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Are we supposed to feel sorry for him? Not me.
IANAL. IANAD.I would think the affects of a powerful narcotic like Diluadid could nullify much of what he admitted during his questioning.Just put him in a room with several FBI agents. They'll kill him, and then self-investigate, find no fault, and that'll be that.
I am surprised that Jeralyn did not mention the so called "public safety" exception to the Miranda law.By invoking the “public safety” exception that can be triggered when authorities believe there is a need to protect the public from immediate danger, Tsarnaev could be questioned immediately without being officially warned of his right to remain silent, his right to an attorney, and the warning that anything he says can be used against him in court.In the end Federal Magistrate Marianne Bowler, not the arresting authorities, administered the Miranda warning.
That's going to be a serious medical bill.Thank goodness for Obamacare.
Seems like there's an inherent trade-off between getting admissible testimony for a fair trial, and getting actionable intelligence about a terrorist organization. Even if nothing he said in these interviews can be used against him in court, as long as it can be used in some way against terrorism I won't be too mad.I mean, they were always going to have to build their court case against a lawyered-up Dzhokhar anyway. Might as well squeeze him for as much intel as possible before opening that phase of the proceedings.
Looks like that fusillade of 60-70 bullets launched by the trigger happy "hero cops" into the boat and walls and through walls of adjacent homes apparantly did have some rounds that hit the Islamoid hiding inside the boat. That he was later questioned while the poor little jihadi was suffering so does not bother me at all. Not only to find if there were other bombs, who else was involved inc. possibly Tamerlan's Dhimmi wife. But also knowing that a floor away from Rolling Stone's cover boy, there were victims of that bombing in worse shape, in greater agony. Parents being told that the regraft on their child had failed and he had to have the second leg amputated in 2 hours and if one or both of them could sit in while the amp was done their boy would be less scared.
He probably isn't so pretty anymore.I don't feel a lot of pity for him, but why in the world did the police fire 80 plus rounds? They knew where he was. He was not going anywhere. They knew he was injured. There was lots of value in capturing him alive.Not only is he lucky he wasn't killed, the country is lucky. We might learn something interrogating and prosecuting him.We might not too. But it's worth the try.
The little boy that Tsarnaev murdered didn't get any painkillers. Tsarnaev shouldn't have, either.
Dilaudid every three hours? Probably enough to stop the pain for about 2 hours leaving 1 hour of pain. That kind of motivates you to cooperate to make sure you get that next dose.
If we really lived in a civilized society, Tsarnaev's parent would be collecting his remains by now. He failed this level, he needs to go back and redo it. Nothing personal.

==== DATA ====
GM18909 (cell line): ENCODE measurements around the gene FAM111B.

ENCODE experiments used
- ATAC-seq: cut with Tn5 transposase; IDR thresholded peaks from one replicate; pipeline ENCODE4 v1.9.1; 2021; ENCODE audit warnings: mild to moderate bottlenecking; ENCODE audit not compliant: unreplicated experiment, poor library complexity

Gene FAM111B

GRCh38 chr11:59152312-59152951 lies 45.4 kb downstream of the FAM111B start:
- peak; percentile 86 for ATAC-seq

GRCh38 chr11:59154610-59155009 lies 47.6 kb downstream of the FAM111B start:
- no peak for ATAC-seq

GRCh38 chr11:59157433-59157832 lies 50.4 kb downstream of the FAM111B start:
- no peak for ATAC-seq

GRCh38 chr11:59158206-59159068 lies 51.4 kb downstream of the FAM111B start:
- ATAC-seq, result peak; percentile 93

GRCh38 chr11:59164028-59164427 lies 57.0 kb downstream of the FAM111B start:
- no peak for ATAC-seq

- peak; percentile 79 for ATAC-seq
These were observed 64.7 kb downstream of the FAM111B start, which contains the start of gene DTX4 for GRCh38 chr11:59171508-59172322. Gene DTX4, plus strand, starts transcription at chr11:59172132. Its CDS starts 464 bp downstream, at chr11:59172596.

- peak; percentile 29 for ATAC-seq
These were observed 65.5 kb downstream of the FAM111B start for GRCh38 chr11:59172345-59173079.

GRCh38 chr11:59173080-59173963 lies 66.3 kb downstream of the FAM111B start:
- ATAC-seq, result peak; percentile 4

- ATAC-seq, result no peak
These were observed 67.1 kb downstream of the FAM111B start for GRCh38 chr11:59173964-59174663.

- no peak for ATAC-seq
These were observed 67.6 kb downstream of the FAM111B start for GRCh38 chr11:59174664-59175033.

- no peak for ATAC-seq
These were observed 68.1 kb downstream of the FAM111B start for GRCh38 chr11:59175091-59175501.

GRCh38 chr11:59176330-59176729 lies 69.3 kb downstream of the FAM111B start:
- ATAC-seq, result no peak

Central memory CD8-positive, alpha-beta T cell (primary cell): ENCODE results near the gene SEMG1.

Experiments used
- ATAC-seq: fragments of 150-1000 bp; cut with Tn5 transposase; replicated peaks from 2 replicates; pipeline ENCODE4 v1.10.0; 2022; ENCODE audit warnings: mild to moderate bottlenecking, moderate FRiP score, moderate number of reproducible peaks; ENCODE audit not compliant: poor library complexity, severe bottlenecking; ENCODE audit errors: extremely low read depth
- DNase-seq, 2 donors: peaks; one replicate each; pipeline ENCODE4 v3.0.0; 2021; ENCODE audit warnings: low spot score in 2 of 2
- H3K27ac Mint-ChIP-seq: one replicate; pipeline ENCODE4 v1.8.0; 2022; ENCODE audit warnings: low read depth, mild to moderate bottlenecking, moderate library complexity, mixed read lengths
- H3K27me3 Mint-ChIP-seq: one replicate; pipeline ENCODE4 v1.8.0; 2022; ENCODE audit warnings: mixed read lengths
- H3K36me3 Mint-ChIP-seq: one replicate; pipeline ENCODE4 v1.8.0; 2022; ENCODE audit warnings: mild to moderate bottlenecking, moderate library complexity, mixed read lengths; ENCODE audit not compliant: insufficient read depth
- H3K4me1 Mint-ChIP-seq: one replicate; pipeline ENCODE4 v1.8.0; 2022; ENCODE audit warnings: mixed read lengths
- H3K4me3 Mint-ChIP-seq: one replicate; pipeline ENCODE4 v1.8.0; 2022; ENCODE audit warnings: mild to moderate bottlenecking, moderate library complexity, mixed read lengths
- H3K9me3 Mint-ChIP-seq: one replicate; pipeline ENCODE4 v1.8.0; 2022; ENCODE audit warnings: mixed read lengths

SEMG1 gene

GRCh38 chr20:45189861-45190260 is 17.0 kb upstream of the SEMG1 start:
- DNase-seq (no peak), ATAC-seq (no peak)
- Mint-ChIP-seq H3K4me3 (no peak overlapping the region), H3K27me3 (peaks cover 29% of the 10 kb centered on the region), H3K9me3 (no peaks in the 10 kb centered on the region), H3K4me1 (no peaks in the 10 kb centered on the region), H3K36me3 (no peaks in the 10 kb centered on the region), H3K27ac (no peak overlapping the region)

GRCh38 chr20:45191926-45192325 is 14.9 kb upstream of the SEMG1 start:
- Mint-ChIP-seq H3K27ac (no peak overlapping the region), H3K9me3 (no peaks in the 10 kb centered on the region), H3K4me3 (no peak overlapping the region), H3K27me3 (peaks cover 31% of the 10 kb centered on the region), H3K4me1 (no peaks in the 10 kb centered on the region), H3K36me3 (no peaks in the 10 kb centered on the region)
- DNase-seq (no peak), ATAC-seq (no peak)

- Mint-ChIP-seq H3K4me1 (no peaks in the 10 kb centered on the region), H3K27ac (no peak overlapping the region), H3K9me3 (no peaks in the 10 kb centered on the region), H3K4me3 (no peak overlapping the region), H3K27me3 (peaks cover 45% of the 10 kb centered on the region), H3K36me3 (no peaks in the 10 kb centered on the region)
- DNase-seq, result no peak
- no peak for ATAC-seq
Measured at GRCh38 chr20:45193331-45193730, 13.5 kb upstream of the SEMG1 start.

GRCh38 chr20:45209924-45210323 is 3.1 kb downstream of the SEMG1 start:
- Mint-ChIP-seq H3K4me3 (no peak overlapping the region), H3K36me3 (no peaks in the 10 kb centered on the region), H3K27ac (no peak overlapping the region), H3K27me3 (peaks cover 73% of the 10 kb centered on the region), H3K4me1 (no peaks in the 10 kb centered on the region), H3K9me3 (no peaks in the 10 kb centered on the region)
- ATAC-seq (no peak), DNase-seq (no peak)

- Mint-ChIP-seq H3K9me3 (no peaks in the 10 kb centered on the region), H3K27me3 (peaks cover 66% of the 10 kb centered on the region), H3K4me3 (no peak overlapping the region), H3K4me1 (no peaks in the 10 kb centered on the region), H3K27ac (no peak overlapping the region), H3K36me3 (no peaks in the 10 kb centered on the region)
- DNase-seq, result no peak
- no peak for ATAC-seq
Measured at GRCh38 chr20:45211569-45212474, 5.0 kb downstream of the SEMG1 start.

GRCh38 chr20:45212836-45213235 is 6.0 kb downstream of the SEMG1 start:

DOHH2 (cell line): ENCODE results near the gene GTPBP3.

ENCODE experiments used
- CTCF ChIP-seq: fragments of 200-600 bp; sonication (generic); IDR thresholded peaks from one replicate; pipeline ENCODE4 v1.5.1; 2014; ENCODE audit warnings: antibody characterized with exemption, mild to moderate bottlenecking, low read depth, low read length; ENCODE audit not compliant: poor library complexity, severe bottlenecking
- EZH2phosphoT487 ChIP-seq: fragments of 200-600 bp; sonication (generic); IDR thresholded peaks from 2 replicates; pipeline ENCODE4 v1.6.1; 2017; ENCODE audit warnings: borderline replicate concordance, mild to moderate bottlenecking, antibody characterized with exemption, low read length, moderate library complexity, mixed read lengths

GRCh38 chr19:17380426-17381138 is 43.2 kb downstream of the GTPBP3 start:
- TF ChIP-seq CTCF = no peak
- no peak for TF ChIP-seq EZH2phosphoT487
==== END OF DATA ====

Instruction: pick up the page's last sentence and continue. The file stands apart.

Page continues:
Stupid people! Stupid! Stupid! Stupid!The well-known prevalence among among Americans for applauding (or passively accepting) the abuse of subjects under police interrogation--because the subjects are "bad people," don't you know?--reveals how little we understand or value our rapidly diminishing-unto-vanishing civil liberties, (not to mention how little mercy we "exemplars to the world" hold toward our fellow humans).Even if one believes suspects in custody deserve to be abused--(and the withholding of medical care from injured or sick suspects in custody is as much abuse as is the infliction of pain or humiliation)--because of what one thinks they've done or what they're are accused of doing, even assuming they're actually guilty of the accusations against them, it is always wrong and should be prohibited, and police personnel should always be punished for such breaches. It does not matter if the suspect is guilty, or if he is the worst human being who ever lived; aside from any humanitarian concerns we should have--as a prominent Republican senator and former candidate for president put it, in repudiating torture: "It's not about who they are; it's about who we are;" that is to say, we should not relish becoming as savage as those we purport to hate for their savagery--there is also the matter of self-protection. Tools that we permit to the authorities will be used against all of us. Even if we don't care in the least for how badly a malevolent human being is treated, there is no way to insure that only truly malevolent human beings end up in police custody, accused of crimes, assumed to be guilty. There is no way to insure that you won't end up in police custody, subject to the not-so-tender mercies we have granted them through our cheers or acquiescence.
That's likely to hurt come conviction time!
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